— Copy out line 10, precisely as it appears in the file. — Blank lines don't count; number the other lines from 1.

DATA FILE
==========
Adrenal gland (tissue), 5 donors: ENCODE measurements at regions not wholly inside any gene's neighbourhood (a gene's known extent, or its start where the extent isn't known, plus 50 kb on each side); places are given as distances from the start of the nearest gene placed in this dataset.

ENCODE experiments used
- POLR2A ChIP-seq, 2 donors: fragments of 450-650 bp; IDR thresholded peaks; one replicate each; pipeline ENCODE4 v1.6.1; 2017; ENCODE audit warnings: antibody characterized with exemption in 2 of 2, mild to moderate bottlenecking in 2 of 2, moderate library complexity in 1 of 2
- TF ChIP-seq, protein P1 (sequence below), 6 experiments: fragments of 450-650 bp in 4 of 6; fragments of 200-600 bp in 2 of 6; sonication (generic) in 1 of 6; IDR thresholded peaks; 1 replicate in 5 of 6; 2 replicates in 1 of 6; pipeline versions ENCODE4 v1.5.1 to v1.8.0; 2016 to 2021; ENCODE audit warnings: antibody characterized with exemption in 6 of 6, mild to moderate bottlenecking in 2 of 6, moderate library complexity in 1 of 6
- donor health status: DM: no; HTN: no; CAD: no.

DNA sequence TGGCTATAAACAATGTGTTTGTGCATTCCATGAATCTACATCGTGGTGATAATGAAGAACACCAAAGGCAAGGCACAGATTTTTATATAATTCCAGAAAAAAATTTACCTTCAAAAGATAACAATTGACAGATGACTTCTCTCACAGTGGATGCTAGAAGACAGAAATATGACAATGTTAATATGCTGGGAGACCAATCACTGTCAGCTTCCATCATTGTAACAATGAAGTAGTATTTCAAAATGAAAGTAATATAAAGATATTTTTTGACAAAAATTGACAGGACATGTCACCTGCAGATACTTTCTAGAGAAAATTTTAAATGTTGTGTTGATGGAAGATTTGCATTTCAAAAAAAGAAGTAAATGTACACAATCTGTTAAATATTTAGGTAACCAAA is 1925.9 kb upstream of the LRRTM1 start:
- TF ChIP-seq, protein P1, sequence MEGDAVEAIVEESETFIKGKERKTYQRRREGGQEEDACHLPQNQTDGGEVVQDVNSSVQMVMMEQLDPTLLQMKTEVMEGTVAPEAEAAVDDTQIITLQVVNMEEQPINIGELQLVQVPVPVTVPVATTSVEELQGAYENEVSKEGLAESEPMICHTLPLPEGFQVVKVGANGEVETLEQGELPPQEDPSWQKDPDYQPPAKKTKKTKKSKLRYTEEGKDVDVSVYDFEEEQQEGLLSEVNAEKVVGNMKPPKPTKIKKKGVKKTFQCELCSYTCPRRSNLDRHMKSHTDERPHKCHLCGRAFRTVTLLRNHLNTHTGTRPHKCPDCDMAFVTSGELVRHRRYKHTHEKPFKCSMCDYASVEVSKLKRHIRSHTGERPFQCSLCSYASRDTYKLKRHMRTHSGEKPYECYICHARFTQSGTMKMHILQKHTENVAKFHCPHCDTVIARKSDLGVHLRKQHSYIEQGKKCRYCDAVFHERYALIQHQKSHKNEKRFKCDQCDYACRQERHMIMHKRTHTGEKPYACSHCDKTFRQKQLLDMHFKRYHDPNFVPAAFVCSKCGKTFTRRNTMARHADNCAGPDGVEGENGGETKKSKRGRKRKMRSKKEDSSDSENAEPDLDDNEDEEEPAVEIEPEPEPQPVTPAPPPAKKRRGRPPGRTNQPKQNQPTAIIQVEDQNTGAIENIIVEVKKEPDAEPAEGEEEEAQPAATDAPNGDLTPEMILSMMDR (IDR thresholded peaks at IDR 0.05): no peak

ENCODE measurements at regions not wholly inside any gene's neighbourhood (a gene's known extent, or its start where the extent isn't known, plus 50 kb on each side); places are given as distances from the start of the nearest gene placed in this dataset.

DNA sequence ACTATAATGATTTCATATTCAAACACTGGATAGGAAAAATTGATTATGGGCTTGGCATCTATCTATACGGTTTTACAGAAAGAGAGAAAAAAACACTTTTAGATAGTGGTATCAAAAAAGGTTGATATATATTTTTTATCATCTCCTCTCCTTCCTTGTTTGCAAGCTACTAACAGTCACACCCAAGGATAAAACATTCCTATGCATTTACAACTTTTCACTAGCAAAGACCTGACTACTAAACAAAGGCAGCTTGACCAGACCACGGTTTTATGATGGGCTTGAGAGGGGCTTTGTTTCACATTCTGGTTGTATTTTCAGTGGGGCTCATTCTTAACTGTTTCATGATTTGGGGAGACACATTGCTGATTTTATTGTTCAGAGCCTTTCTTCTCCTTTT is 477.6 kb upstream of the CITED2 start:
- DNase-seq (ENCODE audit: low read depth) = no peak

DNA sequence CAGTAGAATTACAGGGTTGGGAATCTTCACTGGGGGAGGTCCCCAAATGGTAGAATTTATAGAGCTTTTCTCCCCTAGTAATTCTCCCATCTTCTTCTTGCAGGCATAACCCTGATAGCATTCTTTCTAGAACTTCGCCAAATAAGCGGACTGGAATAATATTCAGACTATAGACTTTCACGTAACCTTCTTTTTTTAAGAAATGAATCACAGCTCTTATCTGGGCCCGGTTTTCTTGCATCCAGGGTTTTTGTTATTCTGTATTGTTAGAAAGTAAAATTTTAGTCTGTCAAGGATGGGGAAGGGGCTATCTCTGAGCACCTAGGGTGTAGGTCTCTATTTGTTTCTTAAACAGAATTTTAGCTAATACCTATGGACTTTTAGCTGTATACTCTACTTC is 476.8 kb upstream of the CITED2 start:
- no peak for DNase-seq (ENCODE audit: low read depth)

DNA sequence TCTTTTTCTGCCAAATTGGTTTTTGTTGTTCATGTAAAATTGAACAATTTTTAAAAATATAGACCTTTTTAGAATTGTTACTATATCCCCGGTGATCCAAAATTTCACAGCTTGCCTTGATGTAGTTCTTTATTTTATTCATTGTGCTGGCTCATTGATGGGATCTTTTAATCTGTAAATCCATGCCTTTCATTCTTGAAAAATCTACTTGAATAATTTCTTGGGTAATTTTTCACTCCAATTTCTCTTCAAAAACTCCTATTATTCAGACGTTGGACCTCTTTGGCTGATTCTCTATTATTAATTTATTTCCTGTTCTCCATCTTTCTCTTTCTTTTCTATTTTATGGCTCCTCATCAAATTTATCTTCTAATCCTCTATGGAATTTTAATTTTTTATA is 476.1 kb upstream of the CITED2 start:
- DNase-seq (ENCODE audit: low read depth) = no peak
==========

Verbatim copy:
- DNase-seq (ENCODE audit: low read depth) = no peak